If you happen to be near Parliament Square in London over the next few weeks, have a look at the rows of Brexit protestors standing opposite the gates. As you go past, notice how the dichotomy of the referendum question three years ago (“Leave or remain?”) is now mirrored in the physical spacing of the protestors. Each group has clear edges, so you first have several yards of Union Jacks and banners reading “Brexit means Brexit”, “Treason May” etc, then a gap of a few yards, then several yards of blue EU flags and banners reading “Stop Brexit”, “Give the people a say” and so on. There’s no third camp between the two saying nuanced things that don’t fit on a placard. There’s just a gap, a no-man’s-land.
I’ve often wondered how it is that people can be so certain and so diametrically opposed in their views at the same time, about all sorts of things. The modern management equivalent might be the no-man’s land that has started to open up between agile and waterfall approaches to change. Try setting up a Prince 2 stall at certain agile conventions and you’re likely to have things thrown at you.
What the Brexit protests speak to me about is the human ability to package up complex, ambiguous phenomena into concepts that we treat as simple, predictable and object-like. Systems theorists talk about “black box thinking” – the fact that we don’t need to know what goes on inside a box to understand what the inputs and outputs are. We crave black boxes, because they let our brains run more efficiently; if something’s predictable then we don’t need to burn up energy understanding it. Right now as I’m typing, I don’t want to understand how all the subcomponents of this computer work, I just want to be able to punch keys and have predictable marks appear on the screen.
Now here’s the interesting thing: If we are constantly trying to reduce things to the level of objects, then what kind of objects are we drawn to? I suggest it’s objects that are clearly delineated, that have clear edges. We’ve known the significance of edges since at least the time of the Gestalt psychologists. It deson’t metatr waht odrer you put the letters in words – as long as the letters at the edges are accurate. The Gestalt principles of visual perception are just mental shortcuts for determining the most probable outlines of objects, in order to differentiate figure from ground.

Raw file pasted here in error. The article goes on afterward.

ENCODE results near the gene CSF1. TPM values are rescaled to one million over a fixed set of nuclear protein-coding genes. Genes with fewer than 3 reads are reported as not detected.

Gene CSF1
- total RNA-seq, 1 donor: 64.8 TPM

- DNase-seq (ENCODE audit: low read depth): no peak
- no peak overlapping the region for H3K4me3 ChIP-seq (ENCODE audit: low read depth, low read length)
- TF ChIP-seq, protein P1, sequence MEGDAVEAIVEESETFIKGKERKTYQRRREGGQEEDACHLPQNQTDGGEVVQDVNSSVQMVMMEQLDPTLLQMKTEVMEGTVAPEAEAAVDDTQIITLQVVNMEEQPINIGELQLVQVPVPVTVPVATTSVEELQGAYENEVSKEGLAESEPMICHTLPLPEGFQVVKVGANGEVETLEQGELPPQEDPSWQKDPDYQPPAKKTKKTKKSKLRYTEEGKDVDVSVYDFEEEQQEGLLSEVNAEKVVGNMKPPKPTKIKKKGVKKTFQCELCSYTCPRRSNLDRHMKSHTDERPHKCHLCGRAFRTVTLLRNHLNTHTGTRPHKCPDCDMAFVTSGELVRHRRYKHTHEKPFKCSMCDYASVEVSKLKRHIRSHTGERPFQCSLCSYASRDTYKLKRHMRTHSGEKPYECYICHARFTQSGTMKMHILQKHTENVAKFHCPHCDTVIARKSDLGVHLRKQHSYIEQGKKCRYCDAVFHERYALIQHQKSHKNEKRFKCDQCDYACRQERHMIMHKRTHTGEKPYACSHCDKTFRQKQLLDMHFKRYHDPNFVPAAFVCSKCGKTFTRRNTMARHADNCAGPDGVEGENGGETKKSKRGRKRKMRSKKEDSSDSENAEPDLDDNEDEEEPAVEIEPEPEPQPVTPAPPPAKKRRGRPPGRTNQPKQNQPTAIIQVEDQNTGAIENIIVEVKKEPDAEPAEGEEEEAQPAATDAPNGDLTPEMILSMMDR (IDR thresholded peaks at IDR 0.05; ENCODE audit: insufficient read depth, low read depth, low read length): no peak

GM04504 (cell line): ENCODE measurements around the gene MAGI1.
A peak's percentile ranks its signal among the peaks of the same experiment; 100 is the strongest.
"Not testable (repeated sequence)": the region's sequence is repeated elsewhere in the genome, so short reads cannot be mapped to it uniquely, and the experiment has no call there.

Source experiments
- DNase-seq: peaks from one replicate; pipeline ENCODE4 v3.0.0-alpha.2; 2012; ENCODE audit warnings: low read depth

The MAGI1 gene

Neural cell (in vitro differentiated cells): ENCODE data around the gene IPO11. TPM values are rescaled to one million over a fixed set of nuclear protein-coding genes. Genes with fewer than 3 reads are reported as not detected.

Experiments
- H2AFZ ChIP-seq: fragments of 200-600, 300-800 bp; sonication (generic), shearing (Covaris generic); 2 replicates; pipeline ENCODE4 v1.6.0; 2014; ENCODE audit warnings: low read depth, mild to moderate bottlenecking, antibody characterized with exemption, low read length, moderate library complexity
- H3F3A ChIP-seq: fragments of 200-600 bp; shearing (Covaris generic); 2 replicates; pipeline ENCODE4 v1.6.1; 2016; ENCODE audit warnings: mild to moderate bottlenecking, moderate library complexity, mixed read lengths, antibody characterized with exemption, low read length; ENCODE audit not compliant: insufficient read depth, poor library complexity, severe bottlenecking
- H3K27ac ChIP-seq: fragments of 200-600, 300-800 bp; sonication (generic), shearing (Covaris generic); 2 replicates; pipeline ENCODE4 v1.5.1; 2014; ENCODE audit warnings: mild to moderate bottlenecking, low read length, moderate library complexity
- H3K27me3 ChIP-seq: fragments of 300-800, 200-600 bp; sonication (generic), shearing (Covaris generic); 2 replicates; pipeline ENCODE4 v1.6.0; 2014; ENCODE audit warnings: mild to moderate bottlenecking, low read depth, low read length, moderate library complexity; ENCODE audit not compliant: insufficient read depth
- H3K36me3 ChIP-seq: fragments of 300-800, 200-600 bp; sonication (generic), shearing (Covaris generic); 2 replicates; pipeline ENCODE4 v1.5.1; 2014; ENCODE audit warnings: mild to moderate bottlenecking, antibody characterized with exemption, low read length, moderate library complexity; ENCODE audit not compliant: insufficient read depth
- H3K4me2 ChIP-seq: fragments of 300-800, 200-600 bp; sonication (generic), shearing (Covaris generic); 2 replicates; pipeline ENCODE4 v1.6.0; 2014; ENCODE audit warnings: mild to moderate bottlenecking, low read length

Now apply this back to abstract concepts, and do the same rules not apply? Are we not all drawn to concepts that are clear-cut, that appear to offer simple, hard-edged solutions rather than expose the ambiguous, abstract and equivocal? Why did David Cameron insist on offering the masses a “simple in-out referendum”, as if one could ever be simply “in” or “out” of Europe, as everyone (well, almost everyone!) is now realising? Remember the phrase “Brexit means Brexit”? What on earth did that mean? It only makes sense if we take Brexit as a thing, with edges that are clear and discernible to everyone. It’s like being in a grocer’s store and asking for something: “You want grapes? Here, have some grapes.” “You want a Brexit? Here, have a Brexit”. Simple, clear, impossible.
But let’s not be all superior … is anyone really immune from this? If you happen to be a management consultant like me, how tempting is it to offer clients simple solutions to complex problems, problems that no one really understands, let alone you? This is what keeps a lot of large-scale consultancy going: Solutions represented as colourful diagrams, safely delineated by the edges of the Powerpoint slide, smoothed over with a veneer of impressive jargon, creating a sense of psychological safety on the part of the senior buyer who is otherwise confronted by an overwhelming level of complexity. The solution may (probably?) won’t work any more than Brexit will mean Brexit, but that’s hardly going to stop people from continuing to win votes or consulting contracts – the reality is that none of this will change until we can find better ways of collectively working with complexity rather than sweeping it under the carpet.